Urbana students spend summer preparing for next level

Urbana students spend summer preparing for next level

URBANA – For students in Urbana's Sankofa Connections program, "no more teachers, no more books" is no more the mantra of summer vacation.

These kids are working hard, learning math, reading, writing and social skills – and, for the most part, they wouldn't trade the experience, even for more traditional summer fun.

The program began in 2002 when five parents decided their children could use a little extra help over the summer. Those parents – including current Urbana parent-community liaison Janice Mitchell – enlisted longtime Urbana Middle School math teacher Carolyn Jenkins, who met with the kids three days a week at the Urbana Free Library.

Since then, the landscape – and the student population – has changed dramatically.

The seven-week program is now part of the Urbana public school district, led by Mitchell. Sankofa includes about 80 students from first through eighth grades, taught by certified teachers and community volunteers.

The program's name, Sankofa, is an African word for a bird that looks to the past while going forward.

"You're looking back on what you did in elementary, and you're looking forward to middle school," said Deandre Carter-Sanders, 11.

The future middle-schooler participates in Sankofa's Urbana Middle School morning program, aimed at helping sixth-graders move from the elementaries to the middle school. The program targets black and Hispanic students of varying academic abilities. Most were referred to the program by teachers or principals.

"What they really think about is those students who might need help" making the move, Mitchell said. "We talk about the hallway expectations. We talk about the entering-the-classroom expectations."

Moving from elementary to middle school is one of the key transitions students will make, Mitchell said, with a new school, new students and new hormones, to boot.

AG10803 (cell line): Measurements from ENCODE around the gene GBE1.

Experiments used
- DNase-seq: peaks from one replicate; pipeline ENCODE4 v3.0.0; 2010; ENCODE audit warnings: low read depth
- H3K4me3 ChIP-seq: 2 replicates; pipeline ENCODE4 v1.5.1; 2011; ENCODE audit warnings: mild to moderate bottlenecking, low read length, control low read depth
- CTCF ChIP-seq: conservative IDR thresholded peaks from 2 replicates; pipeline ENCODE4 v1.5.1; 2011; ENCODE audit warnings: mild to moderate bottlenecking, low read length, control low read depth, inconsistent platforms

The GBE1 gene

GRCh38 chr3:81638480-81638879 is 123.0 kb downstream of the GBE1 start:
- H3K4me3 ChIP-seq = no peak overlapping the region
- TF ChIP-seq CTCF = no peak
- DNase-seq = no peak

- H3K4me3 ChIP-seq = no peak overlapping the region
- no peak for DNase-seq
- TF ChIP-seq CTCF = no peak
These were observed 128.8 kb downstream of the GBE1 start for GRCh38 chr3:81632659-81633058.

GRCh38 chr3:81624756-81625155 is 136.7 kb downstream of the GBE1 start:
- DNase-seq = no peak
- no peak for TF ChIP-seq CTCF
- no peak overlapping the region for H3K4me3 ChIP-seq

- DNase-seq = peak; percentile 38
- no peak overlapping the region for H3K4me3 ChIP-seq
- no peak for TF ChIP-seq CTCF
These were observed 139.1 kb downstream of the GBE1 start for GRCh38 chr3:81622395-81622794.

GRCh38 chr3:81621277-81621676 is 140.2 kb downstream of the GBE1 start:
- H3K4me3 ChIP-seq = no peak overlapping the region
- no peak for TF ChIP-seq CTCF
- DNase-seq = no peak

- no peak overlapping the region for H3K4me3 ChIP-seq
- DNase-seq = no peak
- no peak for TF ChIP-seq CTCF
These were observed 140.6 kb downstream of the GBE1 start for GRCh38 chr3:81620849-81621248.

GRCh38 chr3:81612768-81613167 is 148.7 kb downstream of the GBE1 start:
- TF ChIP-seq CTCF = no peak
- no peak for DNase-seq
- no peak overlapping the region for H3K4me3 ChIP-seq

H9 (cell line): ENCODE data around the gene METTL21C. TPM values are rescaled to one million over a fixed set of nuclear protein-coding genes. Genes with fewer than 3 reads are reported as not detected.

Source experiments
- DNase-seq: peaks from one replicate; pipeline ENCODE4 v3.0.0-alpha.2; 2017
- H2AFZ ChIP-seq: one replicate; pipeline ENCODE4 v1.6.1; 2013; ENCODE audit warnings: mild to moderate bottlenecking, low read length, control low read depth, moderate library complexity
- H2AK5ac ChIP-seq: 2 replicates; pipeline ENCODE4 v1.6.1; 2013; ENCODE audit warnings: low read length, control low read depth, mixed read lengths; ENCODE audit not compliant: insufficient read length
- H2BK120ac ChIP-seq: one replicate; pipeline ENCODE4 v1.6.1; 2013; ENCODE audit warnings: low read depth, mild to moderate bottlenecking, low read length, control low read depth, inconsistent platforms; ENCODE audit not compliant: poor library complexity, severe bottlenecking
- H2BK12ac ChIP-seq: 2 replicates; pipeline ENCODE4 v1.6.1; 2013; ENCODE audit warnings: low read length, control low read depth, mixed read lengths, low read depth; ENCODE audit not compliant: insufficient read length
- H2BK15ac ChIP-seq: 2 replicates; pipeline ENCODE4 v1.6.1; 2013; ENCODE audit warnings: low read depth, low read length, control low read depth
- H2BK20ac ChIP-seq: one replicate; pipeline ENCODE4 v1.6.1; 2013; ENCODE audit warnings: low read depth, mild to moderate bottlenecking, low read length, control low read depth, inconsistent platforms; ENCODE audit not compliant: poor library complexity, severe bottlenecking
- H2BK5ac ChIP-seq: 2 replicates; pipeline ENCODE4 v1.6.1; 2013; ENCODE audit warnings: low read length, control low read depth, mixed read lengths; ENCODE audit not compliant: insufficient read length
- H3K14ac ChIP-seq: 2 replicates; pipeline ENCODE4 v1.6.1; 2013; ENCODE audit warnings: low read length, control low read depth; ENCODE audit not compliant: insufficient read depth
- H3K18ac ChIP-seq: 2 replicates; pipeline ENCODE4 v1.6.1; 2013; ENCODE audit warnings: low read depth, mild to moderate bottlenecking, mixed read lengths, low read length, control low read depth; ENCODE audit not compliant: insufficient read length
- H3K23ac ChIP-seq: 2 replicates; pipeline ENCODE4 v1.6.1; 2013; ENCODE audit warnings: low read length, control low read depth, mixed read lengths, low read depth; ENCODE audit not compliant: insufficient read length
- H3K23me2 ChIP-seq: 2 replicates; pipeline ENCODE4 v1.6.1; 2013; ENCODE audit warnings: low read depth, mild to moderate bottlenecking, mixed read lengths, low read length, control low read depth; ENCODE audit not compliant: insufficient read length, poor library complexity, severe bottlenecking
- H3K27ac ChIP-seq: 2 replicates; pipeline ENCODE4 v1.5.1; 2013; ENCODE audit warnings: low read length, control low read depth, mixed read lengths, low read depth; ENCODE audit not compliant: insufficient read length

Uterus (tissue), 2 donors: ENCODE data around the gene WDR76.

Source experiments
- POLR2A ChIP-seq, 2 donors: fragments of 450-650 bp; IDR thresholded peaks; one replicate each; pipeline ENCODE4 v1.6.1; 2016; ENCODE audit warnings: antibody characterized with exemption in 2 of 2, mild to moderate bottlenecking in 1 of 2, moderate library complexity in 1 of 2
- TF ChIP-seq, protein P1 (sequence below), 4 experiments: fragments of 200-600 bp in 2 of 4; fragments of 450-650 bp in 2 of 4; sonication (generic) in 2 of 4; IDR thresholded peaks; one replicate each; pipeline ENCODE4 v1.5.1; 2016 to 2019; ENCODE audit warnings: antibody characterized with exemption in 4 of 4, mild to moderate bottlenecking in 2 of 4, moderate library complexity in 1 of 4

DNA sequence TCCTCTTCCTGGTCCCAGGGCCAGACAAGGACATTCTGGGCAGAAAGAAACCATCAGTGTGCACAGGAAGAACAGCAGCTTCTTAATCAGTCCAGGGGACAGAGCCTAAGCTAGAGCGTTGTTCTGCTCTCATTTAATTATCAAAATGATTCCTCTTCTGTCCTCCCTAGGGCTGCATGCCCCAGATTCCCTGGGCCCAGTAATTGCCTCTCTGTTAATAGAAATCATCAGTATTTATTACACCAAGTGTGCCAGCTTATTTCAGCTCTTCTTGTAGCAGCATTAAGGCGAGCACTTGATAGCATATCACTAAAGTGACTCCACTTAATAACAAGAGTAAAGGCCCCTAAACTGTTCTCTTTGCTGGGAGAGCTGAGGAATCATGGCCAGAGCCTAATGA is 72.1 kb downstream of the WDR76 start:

The move can be nerve-wracking, say some students.

"You've got to remember the number of your locker, where to go, where are your classes," said Jesus Olmedo, 11. "Some of the challenges are kind of hard, some are easy."

Another goal, Mitchell said, is to help close the racial achievement gap.

Sankofa teachers work with sixth-grade teachers to make sure what they're teaching is consistent with grade-level skills and middle school standards, ideally giving those students a greater comfort level when they start classes in the fall.

The students change classrooms and teachers with each new class. In Jenkins' second math class on Monday morning, she teaches her 14 pupils about fractions.

After each student gives an answer, Jenkins asks that student for his or her thought process.

"That lets me know that your math ability has increased," she tells them. "It does not matter how you do it as long as you can explain how you do it."

Rashawnda Brown, 11, wants to attend Princeton University and become a professional writer, she said, so she needs to hone her academics early.

"I'm glad I'm in it, to spend my time wisely," she said. "I'm just trying to be a success."

An afternoon session for first- through eighth-graders at King and Prairie elementary schools alternates academics with recreation, making sure students don't forget their learning and behavioral skills.

"At the elementary level, if they don't quite grasp everything that they need, then the chances of them succeeding are slimmer," Mitchell said.

Susan Jackson-Rogers enrolled her son, Jalen Micah Rogers, 10, in Sankofa last year and found the experience so rewarding that she signed him up again this summer.

"They always find a way to educate the kids even without their knowing it," Jackson-Rogers said.

Beyond academics, "it just gives them opportunities to maintain their social skills, build new ones," she said. "We can both be happy about him being here."

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